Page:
Unfortunately, this raises the question of who the victimizer is. It's an uncomfortable question for a candidate who, having drawn such a depressing picture, wants to pivot toward the positive and upbeat and hopeful. Suddenly Obama's gift for the identifying detail leaves him. With unaccustomed vagueness he refers to "lobbyists" and "overpaid CEOs" but never names them. It's a world without human villains, improbably enough. Who are the agents of this despair? By whose hand has the country been brought so low? Whoever they are, they vanish in the fog of sentences like this: "We are up against decades of bitter partisanship that cause politicians to demonize their opponents instead of coming together to make college affordable or energy cleaner." So not even politicians in power are responsible; it's decades of bitter partisanship that has forced them into demonization, and the demonization has in turn prevented them from getting things done.

Read the whole thing. It is worth the time.
posted by Phoenix | 12:01 PM | 0 comments

The other huge news yesterday (beside Obama trying to explain how racism is sometimes acceptable) was the Supreme Court hearing oral arguments in the case D.C. vs. Heller.

This is a very important case. I am watching it like a hawk because of my own personal views and what I see as the potential continued erosion of the most important of our civil rights. For, if not for the promise you can protect yourself, the other rights can be taken away. It really is that simple.

For the uninformed, let's recap the case.

For 30-some odd years, Washington D.C. has had one of the strictest gun laws in the nation. Their law makes it illegal for a person to have a handgun in their home for protection. Moreover, any other weapon in the home must be disassembled or trigger-locked and unloaded to be legal.

A gentleman by the name of Heller, an armed security guard by trade, petitioned the city for a license to have a handgun at home for protection but was denied. And then, he filed suit as he felt that his Second Amendment rights were being infringed. The US Circuit Court of Appeals for the DC Circuit found for Heller et al, striking down parts of the law in question as unconstitutional.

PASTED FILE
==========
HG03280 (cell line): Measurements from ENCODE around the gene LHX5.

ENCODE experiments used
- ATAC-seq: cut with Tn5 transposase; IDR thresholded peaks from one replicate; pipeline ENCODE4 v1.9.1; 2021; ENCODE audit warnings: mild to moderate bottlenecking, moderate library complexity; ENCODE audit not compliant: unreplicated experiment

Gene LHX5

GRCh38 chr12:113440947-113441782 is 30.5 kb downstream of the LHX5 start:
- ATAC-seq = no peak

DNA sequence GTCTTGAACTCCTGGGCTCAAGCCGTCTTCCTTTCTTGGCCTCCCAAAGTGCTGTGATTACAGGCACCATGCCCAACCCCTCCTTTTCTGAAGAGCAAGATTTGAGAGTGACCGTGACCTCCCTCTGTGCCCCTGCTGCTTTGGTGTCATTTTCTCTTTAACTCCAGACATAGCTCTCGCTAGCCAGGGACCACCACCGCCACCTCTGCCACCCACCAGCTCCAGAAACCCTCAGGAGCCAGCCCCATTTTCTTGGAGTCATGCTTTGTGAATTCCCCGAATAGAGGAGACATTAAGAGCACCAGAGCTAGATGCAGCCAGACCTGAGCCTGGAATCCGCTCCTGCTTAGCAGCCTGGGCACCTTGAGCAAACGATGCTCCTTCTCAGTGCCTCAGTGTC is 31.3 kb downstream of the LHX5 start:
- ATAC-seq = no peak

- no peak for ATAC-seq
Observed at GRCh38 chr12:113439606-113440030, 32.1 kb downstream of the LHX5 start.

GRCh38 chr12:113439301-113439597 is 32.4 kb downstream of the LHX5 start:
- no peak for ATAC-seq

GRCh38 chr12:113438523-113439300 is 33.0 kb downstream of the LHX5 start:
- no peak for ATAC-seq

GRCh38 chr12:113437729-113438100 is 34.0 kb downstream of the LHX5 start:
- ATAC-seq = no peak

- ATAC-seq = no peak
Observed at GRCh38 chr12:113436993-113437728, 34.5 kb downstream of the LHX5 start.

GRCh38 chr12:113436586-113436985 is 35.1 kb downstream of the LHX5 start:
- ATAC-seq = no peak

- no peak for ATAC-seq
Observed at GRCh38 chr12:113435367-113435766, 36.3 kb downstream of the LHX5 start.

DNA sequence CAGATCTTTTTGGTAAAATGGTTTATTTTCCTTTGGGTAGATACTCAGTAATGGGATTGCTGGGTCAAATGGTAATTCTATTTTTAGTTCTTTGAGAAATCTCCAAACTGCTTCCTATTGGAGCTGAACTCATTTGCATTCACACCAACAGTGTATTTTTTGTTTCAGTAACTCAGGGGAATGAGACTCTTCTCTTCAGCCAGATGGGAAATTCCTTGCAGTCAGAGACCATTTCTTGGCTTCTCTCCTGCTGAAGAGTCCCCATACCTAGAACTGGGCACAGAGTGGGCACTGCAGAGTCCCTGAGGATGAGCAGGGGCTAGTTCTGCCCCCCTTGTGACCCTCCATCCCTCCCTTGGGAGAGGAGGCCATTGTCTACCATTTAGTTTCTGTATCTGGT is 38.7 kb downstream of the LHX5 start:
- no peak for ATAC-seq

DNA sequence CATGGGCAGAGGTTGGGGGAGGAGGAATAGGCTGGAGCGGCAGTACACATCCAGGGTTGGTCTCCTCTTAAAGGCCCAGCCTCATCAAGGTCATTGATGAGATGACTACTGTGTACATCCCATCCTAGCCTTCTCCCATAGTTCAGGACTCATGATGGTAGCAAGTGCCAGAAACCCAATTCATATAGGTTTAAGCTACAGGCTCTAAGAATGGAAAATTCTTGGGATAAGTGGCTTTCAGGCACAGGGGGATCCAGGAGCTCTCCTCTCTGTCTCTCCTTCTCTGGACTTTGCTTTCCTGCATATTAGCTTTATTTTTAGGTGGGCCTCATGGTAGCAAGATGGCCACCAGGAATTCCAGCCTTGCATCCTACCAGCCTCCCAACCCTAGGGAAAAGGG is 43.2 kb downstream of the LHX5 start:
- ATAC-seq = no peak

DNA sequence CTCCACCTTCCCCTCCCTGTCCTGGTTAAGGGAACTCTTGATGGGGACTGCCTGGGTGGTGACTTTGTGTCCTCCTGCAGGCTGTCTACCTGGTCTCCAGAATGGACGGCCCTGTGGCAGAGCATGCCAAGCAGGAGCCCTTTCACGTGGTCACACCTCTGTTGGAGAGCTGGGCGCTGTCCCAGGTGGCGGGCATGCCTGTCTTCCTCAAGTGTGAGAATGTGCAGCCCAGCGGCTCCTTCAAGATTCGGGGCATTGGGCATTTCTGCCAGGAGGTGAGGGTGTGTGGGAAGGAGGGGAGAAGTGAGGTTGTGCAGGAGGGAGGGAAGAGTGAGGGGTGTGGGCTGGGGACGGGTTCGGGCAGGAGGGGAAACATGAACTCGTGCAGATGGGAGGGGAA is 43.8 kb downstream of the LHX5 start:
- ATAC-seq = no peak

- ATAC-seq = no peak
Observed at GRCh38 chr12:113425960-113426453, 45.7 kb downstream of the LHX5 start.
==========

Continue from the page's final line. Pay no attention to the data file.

You can find all kinds of good stuff on this at the SCOTUSblog, by the way.

The first issue at hand in the case is whether the Second Amendment confers an individual right or a general one to the states - that is, whether Joe and Jane Nobody can have a gun or whether this is reserved for state militias.

In my opinion, this militia argument has always been crap. The amendment quite clearly states "the right of the people to keep and bear arms shall not be infringed." Pretty clear, right? I mean, you can't say that the founding fathers meant "the states" when they said "the people" and then only say they meant it this way in this one place. Otherwise, you start screwing with a bunch of the enumerated rights of the people, such as the right of the people to peaceably assemble. Is this only for the states too? Is freedom of speech only for newspapers? Of course not.

There are a slew of other issues with the case, however. No civil right has ever been viewed as an absolute. Even freedom of speech requires that you not fraudulently shout fire in a crowded theater. So, the question remains of what are the reasonable restrictions to the Second Amendment.